“No, we collect your payment details now. Do you know that only 4% of our donors donate online, the rest are done through here.” He looked around the street and to his co-volunteers.
“You mean here on the street,” I knew then I was already slipping into a quagmire.
“If you walk away now, you’re just gonna forget about it. It’s going to happen.” He… pleaded? Or was that an accusation?
I thought for a second. “Yeah, well, I really would like to think about it more, is that okay?”
“Ok, why don’t you want to do it?” Well why do you need to know?
But I stammered. This is NOT the place to explain that I am sceptical of MSF, or that I know next to nothing concrete about what harms MSF actually cause to developing nations and local communities. “AHHHH it’s really hard to explain,” I clamoured. “Wel-Well, first of all, I have to think about my own financial situation. And second, I- I want to read more into it first. I want to read more about what MSF does and stuff.”
“It’s just like a coffee a week –” I DON’T DRINK COFFEE BRO “Just $5 a week can make a huge difference. It’s just a coffee a week.”
“U-uh, well I want to what the organisation does –“
“Oh, do you want to know how the money is used? I can show you. Here,” He presented a pamphlet. “As you can see, 5% goes to administration, 14% goes to more fundraising, the rest – 81% – goes to where it is needed. The money is going to go to where it is needed the most. So MSF does a lot of work in Syria and South Sudan, you know, there are civil wars going on there.” And that’s important. I guess maybe I can justify that MSF can’t mess up too badly in emergency situations. There was also that recent bombing. “And also West Africa,” Which country? “You know, with Ebola. There’s still some stuff left to clean up there. Did you know we have a vaccine for Ebola now?” I stammered again – Was it a vaccine or a cure (imperfect)? Anyways I had been reading about it, but I just didn’t remember.
“Well there’s a vaccine for Ebola now. Now you know. MSF actually accelerated the vaccine development because we put a lot of money into it.” He said. My mind briefly drifted to that world expert on tropical diseases from Nigeria – whose name I have forgotten – who was withheld from the vaccine and died, which prompted the vaccine to be used on the next patient who was American instead. Then it drifted to the effective isolation and hygiene policies Nigeria put to place which eradicated Ebola within its borders… Of course, maybe none of that has anything to do with the MSF. And there was no way to judge if MSF did things right or wrong because I simply didn’t know.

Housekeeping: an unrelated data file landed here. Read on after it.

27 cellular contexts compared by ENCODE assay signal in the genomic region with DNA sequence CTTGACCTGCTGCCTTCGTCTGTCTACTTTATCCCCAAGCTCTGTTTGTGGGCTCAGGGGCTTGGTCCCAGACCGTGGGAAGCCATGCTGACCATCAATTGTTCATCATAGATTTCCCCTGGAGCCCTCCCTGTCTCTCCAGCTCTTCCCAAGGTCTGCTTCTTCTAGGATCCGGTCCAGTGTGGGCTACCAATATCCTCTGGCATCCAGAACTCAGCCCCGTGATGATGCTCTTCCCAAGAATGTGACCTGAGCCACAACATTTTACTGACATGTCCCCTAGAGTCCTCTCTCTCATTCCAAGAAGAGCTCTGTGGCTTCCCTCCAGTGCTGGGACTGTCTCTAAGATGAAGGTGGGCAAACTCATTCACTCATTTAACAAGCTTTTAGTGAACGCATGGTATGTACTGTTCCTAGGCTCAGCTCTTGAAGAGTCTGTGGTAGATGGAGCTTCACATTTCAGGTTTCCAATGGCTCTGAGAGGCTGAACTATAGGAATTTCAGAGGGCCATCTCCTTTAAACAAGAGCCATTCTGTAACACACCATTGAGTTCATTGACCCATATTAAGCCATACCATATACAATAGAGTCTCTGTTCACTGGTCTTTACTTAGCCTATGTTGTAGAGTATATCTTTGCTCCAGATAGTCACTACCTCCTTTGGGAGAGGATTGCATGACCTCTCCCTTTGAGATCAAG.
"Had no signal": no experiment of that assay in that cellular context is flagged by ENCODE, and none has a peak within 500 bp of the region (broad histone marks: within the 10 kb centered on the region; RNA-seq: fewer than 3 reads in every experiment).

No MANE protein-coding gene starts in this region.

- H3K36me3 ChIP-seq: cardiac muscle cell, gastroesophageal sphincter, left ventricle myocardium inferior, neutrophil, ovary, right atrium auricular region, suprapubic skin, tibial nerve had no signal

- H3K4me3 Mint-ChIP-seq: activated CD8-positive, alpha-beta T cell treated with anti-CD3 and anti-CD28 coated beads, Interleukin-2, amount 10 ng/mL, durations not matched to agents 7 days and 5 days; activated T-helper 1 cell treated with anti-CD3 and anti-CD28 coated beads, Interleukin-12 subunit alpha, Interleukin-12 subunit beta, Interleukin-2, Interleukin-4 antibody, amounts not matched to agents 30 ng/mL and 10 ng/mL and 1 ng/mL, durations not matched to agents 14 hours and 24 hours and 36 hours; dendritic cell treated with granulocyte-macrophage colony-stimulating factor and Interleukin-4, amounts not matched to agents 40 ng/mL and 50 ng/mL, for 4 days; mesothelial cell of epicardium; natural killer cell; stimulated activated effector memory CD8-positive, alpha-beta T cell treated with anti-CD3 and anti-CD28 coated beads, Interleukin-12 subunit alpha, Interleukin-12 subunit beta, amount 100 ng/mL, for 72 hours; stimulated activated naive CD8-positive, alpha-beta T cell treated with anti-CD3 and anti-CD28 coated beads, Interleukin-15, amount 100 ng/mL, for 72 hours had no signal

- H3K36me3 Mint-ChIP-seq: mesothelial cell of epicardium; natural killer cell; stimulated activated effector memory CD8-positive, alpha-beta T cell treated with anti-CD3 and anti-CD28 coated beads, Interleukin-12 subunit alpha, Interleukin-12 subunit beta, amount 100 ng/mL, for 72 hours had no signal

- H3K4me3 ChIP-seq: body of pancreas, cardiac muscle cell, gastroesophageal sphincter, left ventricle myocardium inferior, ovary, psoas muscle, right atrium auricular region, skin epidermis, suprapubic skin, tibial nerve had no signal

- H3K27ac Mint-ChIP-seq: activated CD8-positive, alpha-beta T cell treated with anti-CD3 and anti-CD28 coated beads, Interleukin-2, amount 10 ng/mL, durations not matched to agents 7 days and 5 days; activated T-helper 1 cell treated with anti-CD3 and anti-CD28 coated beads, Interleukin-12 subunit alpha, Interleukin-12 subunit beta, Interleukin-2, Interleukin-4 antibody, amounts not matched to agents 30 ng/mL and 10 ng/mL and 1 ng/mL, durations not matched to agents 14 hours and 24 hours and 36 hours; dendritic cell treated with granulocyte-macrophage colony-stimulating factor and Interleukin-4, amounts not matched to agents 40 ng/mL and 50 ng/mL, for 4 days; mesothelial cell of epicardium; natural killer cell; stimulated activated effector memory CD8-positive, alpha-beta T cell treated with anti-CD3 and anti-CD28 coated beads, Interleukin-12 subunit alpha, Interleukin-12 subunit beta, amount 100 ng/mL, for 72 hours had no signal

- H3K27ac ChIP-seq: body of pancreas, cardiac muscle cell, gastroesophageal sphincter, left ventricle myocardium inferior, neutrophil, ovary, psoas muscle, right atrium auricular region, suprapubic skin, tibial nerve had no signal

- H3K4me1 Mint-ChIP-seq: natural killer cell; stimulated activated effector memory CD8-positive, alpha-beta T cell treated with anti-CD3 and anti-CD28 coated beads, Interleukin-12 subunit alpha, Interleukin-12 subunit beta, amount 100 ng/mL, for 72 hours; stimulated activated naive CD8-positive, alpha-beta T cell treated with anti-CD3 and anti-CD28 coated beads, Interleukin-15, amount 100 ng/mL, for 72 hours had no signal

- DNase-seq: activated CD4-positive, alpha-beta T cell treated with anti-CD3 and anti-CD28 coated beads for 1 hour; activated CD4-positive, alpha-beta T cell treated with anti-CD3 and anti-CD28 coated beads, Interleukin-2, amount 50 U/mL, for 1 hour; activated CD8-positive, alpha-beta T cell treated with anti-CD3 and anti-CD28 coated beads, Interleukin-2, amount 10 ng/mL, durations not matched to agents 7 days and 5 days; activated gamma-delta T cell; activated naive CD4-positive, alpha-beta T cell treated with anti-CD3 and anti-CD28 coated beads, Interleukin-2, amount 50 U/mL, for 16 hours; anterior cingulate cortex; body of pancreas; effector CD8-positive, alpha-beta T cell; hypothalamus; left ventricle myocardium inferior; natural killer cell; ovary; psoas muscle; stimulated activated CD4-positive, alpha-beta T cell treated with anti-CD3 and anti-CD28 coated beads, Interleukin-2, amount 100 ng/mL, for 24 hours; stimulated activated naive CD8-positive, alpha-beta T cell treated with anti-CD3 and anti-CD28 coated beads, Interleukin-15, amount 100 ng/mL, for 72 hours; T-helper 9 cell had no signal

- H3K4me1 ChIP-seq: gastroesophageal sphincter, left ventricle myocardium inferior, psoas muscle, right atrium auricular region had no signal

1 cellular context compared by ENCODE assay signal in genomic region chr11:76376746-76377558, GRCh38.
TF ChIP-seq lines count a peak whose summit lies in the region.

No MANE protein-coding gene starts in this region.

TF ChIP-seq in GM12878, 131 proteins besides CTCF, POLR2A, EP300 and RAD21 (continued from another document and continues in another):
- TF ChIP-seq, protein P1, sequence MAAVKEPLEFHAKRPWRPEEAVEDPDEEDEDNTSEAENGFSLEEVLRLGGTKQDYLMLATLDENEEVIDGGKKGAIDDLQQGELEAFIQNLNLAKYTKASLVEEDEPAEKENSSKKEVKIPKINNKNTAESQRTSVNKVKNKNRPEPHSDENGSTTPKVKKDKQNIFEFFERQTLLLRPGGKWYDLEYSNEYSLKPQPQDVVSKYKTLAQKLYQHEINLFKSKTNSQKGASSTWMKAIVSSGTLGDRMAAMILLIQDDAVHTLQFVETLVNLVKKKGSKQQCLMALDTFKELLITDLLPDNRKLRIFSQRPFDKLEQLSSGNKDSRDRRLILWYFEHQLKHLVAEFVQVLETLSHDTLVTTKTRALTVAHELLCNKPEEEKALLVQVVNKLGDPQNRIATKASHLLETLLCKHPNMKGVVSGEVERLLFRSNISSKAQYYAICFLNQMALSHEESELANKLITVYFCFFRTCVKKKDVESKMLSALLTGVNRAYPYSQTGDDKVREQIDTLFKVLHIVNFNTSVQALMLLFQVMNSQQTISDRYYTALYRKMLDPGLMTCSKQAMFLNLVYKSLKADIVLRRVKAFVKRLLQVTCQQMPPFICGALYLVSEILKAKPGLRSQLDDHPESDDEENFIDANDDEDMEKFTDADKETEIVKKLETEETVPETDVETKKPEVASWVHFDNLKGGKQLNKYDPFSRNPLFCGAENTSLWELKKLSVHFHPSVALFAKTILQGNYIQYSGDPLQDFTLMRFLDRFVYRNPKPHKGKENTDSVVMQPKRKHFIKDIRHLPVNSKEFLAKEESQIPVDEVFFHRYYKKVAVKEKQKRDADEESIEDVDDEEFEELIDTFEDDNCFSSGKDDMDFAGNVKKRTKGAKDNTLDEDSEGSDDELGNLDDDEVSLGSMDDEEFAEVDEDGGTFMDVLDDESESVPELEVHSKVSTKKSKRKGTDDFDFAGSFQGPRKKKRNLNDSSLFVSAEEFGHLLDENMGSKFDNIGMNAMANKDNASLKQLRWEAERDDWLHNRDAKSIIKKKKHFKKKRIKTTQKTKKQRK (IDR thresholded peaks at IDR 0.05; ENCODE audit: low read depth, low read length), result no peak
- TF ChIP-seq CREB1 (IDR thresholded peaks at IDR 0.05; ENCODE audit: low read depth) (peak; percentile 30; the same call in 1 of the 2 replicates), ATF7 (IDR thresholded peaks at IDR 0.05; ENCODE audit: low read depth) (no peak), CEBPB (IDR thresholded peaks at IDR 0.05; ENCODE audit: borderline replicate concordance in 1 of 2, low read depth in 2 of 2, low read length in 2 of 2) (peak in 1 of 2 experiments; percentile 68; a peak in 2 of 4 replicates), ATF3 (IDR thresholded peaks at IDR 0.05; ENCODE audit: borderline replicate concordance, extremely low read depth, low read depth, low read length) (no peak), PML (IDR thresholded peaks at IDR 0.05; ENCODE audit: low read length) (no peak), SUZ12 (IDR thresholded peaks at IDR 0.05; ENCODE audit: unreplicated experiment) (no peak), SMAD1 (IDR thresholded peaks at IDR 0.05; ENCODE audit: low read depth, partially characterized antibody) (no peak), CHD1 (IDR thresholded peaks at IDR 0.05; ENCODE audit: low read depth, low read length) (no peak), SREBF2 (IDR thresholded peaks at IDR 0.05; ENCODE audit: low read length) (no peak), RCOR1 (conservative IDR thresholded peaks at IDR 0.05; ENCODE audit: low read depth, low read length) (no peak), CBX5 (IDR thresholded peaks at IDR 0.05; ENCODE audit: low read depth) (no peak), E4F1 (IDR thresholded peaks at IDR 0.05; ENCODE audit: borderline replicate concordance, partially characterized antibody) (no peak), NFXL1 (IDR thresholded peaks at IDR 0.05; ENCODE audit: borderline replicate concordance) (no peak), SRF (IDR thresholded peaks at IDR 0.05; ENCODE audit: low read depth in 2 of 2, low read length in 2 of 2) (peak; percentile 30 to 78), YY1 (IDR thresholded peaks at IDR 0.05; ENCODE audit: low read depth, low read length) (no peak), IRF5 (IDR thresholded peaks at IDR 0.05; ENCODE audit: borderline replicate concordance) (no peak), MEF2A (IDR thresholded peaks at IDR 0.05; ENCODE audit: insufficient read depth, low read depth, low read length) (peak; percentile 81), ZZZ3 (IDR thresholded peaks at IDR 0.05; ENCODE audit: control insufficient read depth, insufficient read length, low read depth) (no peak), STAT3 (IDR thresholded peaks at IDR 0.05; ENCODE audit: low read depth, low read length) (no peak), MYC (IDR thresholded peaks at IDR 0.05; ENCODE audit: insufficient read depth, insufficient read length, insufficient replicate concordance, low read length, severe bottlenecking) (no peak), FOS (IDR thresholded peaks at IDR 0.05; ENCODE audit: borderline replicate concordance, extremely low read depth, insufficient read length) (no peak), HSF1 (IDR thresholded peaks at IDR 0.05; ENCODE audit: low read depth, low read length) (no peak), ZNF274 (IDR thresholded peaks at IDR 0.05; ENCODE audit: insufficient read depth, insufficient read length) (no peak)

“And here’s the Plumpy’nut,” The volunteer handed a crumpled package of condensed energy and nutrients. Oh it’s not bad. He continued, “It makes kids’ arms grow from this size–” he gestured again, “to this – well a normal size.”
I squeezed on the package more and appeared lost in thought. “I... see.”
“Look, a lot of these doctors and nurses, they go to war zones, they go through a lot of things there. And they don’t get paid. The support really helps.” And I agree that they are brave. I guess they do need support, but…
“Yeah, I know. But… is it okay, can I still think about it first?”
“Can you give me a reason? Why don’t you want to?” Want to “donate?” You could say it, you know
“Look, I am trying to find ways to change the world, and I’m not sure if MSF is the best way for me. So I’m looking.” It’s a bag of worms. He was, of course, not buying it. Which prompted the worms to explode and multiply. “So what how do you plan to change the world?”
“I’m working on that!” I gave a big bright smile and swung my arm across with gusto. Har har har. I do, however, realise that maybe all the thinking I’m doing isn’t going to help the urgent needs of people experiencing civil war right now.
“Look, is it the money?” No it’s not the money! But I didn’t dare say that. Because it is about the money; it’s about how that money is used. “Can you really not spare a cup of coffee every week?” For the last fucking time, seriously.
“Ye-yeah. I think I can handle it.” I replied. It was true. “But still… can I think about it more?” It’s two different things. “I will look more into it though.” I said.
“That’s just a nicer way of saying no, isn’t it?”
“What? Yes, but no, I’ll really –”
“Is it security? Is that what you’re concerned about?”
“No, that’s not it! It’s – AHHH It’s really hard to explain!”
“Well, I guess if you can’t even afford to spare $5 a week now, you won’t spare the $1000 when you get there.” He said.
“That’s not it!” I exclaimed. OH MY FUCKING GOD. I so wish I can tell you my hesitation. That everything is not that simple, that MSF is probably causing harm in some ways, even if I don't know how. But I CAN’T. It’s fucking stupid, it won’t make sense, it’s going to make a huge argument, I don’t know my shit, and you’re not gonna understand it. And if I don’t pull it off properly, it’s going to make you think social science is just a haughty roadblock to justice made of privileged brats who would rather argue than do things. You study biotechnology you say? I can’t have anyone from the medical community or MSF think that!
“Ahh…” I struggled for words, flustered and hurt. Then I saw his face. He was looking off in the distance, his face full of scorn and impatience. “Look,” I said finally. “I don’t want to argue about this now. I’m going to go now.”
“Yeah, have a good day sir.” He said to me.
“You too.” I said to him.
And as I left, I involuntarily let out a huge “UGGHH!” way too early.